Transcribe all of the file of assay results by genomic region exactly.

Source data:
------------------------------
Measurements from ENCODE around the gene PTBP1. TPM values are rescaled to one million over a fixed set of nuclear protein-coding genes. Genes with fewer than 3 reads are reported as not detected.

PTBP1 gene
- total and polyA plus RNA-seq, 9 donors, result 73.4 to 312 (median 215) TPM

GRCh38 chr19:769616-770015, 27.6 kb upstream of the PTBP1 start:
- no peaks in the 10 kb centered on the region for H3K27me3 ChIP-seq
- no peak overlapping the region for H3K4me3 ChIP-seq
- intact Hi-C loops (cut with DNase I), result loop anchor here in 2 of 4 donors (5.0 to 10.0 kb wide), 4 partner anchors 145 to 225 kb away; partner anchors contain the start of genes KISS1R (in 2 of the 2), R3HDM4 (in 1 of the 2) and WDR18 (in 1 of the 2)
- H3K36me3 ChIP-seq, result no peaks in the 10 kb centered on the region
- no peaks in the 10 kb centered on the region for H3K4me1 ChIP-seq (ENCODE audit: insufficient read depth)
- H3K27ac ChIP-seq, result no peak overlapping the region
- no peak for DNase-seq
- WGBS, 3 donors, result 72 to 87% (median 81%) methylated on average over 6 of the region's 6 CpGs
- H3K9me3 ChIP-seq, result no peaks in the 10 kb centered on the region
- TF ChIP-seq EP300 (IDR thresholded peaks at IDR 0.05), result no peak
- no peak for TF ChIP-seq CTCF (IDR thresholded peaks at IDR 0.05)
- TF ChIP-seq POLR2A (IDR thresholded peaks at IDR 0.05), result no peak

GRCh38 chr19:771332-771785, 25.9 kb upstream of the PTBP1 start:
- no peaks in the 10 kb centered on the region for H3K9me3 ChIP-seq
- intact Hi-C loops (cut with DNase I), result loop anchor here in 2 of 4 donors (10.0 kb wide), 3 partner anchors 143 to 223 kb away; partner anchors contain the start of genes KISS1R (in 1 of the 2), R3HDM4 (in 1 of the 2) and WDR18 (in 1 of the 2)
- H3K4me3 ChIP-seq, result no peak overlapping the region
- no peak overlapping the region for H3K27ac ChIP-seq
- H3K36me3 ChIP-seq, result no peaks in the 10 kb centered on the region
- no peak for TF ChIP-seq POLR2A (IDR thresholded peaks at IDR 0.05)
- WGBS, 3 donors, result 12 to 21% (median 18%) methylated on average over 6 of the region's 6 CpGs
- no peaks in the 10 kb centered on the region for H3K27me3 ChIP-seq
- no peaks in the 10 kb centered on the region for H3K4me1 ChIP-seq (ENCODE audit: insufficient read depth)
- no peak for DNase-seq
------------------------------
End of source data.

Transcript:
Measurements from ENCODE around the gene PTBP1. TPM values are rescaled to one million over a fixed set of nuclear protein-coding genes. Genes with fewer than 3 reads are reported as not detected.

PTBP1 gene
- total and polyA plus RNA-seq, 9 donors, result 73.4 to 312 (median 215) TPM

GRCh38 chr19:769616-770015, 27.6 kb upstream of the PTBP1 start:
- no peaks in the 10 kb centered on the region for H3K27me3 ChIP-seq
- no peak overlapping the region for H3K4me3 ChIP-seq
- intact Hi-C loops (cut with DNase I), result loop anchor here in 2 of 4 donors (5.0 to 10.0 kb wide), 4 partner anchors 145 to 225 kb away; partner anchors contain the start of genes KISS1R (in 2 of the 2), R3HDM4 (in 1 of the 2) and WDR18 (in 1 of the 2)
- H3K36me3 ChIP-seq, result no peaks in the 10 kb centered on the region
- no peaks in the 10 kb centered on the region for H3K4me1 ChIP-seq (ENCODE audit: insufficient read depth)
- H3K27ac ChIP-seq, result no peak overlapping the region
- no peak for DNase-seq
- WGBS, 3 donors, result 72 to 87% (median 81%) methylated on average over 6 of the region's 6 CpGs
- H3K9me3 ChIP-seq, result no peaks in the 10 kb centered on the region
- TF ChIP-seq EP300 (IDR thresholded peaks at IDR 0.05), result no peak
- no peak for TF ChIP-seq CTCF (IDR thresholded peaks at IDR 0.05)
- TF ChIP-seq POLR2A (IDR thresholded peaks at IDR 0.05), result no peak

GRCh38 chr19:771332-771785, 25.9 kb upstream of the PTBP1 start:
- no peaks in the 10 kb centered on the region for H3K9me3 ChIP-seq
- intact Hi-C loops (cut with DNase I), result loop anchor here in 2 of 4 donors (10.0 kb wide), 3 partner anchors 143 to 223 kb away; partner anchors contain the start of genes KISS1R (in 1 of the 2), R3HDM4 (in 1 of the 2) and WDR18 (in 1 of the 2)
- H3K4me3 ChIP-seq, result no peak overlapping the region
- no peak overlapping the region for H3K27ac ChIP-seq
- H3K36me3 ChIP-seq, result no peaks in the 10 kb centered on the region
- no peak for TF ChIP-seq POLR2A (IDR thresholded peaks at IDR 0.05)
- WGBS, 3 donors, result 12 to 21% (median 18%) methylated on average over 6 of the region's 6 CpGs
- no peaks in the 10 kb centered on the region for H3K27me3 ChIP-seq
- no peaks in the 10 kb centered on the region for H3K4me1 ChIP-seq (ENCODE audit: insufficient read depth)
- no peak for DNase-seq